! port, which in Cisco-speak implies that the
                                        ! port is untagged.

 switchport nonegotiate                 ! Turn off Cisco DTP. You can't do this until
                                        ! the switchport mode is set first.


Consider spanning tree. The loop-prevention tool spanning tree is sometimes ignored by IT teams, when it should be a carefully managed and guarded protocol. A carefully managed spanning tree configuration will improve network stability enormously, whereas instability can result from a spanning tree left to configure itself. We’re not going to dig deeply into spanning tree here, but when it comes to interface configurations, there are a couple of spanning tree points worth mentioning.

First, you can reduce the amount of time it takes for a switchport to start forwarding traffic by putting the port into spanning tree portfast mode. Portfast should only be used on host-facing ports (which is to say, interfaces that connect a workstation or server). Portfast should not be used on interfaces that connect to other switches.

The point of spanning tree portfast is to tell the switch, “Hey, this port is only used to talk to hosts, and not other switches. So you don’t have to worry about listening for spanning tree information and detecting loops on that port. It’s okay to go ahead and start forwarding traffic immediately.” This connects the host to the network several seconds faster, which doesn’t sound like much but can be critical for many applications.

Second, you can help enforce the spanning tree topology by putting guards in place. There are several guards available that serve a variety of purposes on certain interfaces. To follow the discussion of spanning tree portfast, let’s review Bridge Port Data Unit (BPDU) guard.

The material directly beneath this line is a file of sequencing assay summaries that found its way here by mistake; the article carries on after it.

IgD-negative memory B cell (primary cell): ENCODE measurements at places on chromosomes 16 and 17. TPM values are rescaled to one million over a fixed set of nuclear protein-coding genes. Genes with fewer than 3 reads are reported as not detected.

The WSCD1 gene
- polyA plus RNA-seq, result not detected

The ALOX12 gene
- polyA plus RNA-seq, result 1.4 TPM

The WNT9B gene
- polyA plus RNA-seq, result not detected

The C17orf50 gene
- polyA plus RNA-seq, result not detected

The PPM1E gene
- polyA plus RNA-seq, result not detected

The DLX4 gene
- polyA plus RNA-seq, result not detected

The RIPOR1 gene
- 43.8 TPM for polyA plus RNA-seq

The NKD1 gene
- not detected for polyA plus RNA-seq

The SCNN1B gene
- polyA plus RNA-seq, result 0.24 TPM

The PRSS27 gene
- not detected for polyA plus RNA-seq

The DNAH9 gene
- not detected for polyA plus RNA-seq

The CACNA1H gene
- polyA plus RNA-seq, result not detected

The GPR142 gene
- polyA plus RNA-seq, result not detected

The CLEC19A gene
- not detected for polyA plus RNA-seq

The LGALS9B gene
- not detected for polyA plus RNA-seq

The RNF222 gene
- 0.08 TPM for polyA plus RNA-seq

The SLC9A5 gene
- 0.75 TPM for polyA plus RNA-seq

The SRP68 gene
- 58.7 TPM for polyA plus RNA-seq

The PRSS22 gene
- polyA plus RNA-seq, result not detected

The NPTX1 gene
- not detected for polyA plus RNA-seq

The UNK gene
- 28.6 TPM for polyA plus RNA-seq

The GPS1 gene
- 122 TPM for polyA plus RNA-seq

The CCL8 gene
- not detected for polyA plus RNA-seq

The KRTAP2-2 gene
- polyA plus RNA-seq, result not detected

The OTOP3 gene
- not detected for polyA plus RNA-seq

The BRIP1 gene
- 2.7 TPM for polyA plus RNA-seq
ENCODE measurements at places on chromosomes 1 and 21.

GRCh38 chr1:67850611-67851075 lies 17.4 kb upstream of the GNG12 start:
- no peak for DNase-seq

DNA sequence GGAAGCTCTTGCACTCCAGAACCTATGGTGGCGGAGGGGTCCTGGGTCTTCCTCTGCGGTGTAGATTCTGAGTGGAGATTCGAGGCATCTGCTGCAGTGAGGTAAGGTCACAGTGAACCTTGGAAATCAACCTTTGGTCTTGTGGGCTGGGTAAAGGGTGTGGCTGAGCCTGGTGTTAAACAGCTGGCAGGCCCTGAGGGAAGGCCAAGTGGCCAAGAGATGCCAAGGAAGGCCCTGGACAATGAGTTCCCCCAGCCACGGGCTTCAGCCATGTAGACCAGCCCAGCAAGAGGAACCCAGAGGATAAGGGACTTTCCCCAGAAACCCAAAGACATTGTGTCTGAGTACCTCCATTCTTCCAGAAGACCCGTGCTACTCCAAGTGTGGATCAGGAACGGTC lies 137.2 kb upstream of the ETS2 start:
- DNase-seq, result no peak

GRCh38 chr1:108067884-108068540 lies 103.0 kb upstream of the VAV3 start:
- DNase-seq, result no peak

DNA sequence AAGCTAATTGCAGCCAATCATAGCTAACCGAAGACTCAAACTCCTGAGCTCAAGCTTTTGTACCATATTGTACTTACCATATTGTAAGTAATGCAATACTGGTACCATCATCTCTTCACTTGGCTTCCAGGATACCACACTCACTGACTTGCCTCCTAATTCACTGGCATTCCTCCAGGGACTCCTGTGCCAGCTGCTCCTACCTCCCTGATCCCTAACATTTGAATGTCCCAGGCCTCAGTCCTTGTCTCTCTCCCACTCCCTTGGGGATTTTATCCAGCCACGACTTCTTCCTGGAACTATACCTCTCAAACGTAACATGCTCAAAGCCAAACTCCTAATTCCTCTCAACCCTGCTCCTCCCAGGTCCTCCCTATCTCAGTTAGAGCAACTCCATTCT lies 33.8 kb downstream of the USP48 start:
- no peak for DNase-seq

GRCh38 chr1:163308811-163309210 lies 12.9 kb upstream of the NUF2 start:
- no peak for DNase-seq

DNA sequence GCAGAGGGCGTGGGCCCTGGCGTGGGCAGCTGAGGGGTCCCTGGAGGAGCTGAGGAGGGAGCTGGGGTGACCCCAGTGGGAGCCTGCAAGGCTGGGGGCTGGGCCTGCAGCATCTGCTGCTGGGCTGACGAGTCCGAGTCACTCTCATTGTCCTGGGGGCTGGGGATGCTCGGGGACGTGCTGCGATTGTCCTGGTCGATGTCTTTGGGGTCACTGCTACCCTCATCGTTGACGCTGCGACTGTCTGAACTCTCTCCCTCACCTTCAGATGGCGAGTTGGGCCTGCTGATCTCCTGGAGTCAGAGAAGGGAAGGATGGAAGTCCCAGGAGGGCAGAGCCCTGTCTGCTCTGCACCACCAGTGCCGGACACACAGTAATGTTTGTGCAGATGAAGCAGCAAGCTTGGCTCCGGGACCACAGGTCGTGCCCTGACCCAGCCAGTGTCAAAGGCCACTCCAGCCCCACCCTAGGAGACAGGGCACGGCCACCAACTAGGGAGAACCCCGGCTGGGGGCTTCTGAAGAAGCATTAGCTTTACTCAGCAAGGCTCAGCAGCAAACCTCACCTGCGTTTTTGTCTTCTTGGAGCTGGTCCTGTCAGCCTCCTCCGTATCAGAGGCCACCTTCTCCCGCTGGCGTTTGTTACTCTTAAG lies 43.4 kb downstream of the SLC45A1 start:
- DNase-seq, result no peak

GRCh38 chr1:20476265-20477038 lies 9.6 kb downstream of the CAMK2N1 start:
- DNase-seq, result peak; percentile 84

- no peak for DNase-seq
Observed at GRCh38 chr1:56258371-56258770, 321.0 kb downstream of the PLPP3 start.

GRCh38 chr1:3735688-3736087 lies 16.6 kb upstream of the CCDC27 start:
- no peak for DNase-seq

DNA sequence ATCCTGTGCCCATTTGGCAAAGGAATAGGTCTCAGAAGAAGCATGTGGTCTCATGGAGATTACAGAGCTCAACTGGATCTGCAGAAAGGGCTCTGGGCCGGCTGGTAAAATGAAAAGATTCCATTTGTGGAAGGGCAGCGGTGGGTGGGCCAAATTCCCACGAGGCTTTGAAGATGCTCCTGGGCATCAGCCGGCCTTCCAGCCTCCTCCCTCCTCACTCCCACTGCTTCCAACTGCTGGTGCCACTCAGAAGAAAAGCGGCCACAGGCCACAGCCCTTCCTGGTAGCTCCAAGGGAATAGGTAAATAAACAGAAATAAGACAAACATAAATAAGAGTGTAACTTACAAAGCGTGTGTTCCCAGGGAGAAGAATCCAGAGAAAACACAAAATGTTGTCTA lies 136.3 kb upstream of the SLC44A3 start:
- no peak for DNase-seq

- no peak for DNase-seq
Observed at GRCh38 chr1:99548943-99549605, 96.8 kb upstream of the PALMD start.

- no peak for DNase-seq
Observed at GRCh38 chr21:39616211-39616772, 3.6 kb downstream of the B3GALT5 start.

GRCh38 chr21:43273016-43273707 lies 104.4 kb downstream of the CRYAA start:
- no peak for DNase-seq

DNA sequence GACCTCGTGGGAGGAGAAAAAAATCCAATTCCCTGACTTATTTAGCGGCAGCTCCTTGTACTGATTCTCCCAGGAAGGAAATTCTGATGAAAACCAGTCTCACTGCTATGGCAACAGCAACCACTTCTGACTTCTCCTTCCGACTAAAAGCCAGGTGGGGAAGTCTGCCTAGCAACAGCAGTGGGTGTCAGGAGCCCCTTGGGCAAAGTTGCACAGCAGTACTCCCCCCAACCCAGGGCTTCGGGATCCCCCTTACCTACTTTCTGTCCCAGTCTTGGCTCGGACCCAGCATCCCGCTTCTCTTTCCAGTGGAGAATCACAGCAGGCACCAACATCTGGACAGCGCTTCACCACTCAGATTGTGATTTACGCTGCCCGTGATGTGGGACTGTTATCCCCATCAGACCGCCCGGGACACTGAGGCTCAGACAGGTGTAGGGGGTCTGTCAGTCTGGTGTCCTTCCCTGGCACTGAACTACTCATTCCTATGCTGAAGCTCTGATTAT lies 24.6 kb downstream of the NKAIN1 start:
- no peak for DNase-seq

Remember that portfast allows interfaces to transition to forwarding quickly, which is useful for servers and workstations. Here’s the catch: What if someone plugs in a switch — something that’s not a host — to a portfast interface? BPDU guard says, “Uh oh. This is a portfast port, but I saw a BPDU come in. BPDUs only come from switches, so I better shut this port down to be extra sure that the unexpected switch isn’t causing a loop on the network.”

Other guards include root guard and loop guard, which we don’t have time to cover here. Look for them in a future post. For now, how is spanning-tree portfast and BPDU guard configured on an interface? Both can be configured globally (affecting all ports) or individually (affecting only one interface at a time).

Example 1: Configuring portfast and BPDU guard globally

SWITCH#conf t
Enter configuration commands, one per line.  End with CNTL/Z.
SWITCH(config)#spanning-tree portfast default
SWITCH(config)#spanning-tree portfast bpduguard default

I almost never configure these features globally. Although portfast will only take effect on access ports and not trunk ports, the portfast status doesn’t show up when configuring interfaces just because the global configuration was set. I like to see that command underneath the interface configuration, along with BPDU guard. That information is helpful when troubleshooting or verifying a configuration. That said, it’s fair to argue that the global “bpduguard” command is good to have as a safety net. I won’t fight you hard on that point.

Example 2: Configuring portfast and BPDU guard on an individual interface

SWITCH#show run interf gi0/1
Building configuration...

Current configuration : 169 bytes
interface GigabitEthernet0/1
 spanning-tree portfast
 spanning-tree bpduguard enable


Putting it all together

I hope it’s clear that a switchport interface configuration deserves more attention than simply assigning a VLAN. Interface configurations are a first line of defense against hackers, rogue devices being attached to the network, and honest mistakes.

In this article, I introduced configuring interfaces for basic switchport options. More advanced interface configuration options include port security, IP source guard, Dynamic Host Configuration Protocol (DHCP) snooping, quality of service policy, access lists, and more. In fact, whole chapters of some rather large networking books have been devoted to these very topics. So, dig in and read more! And build your interfaces with intent. Be the one in control.

Ethan Banks

About Ethan Banks

Ethan Banks is a network architect, independent IT writer, frequent conference speaker and co-host of the Packet Pushers Podcast.

One comment on “Network Basics: Configuring Interfaces”

  1. Dear sir Ethan. You have shared a wonderful resource really I have cleared many of mu ambiguities that I had once in my mind.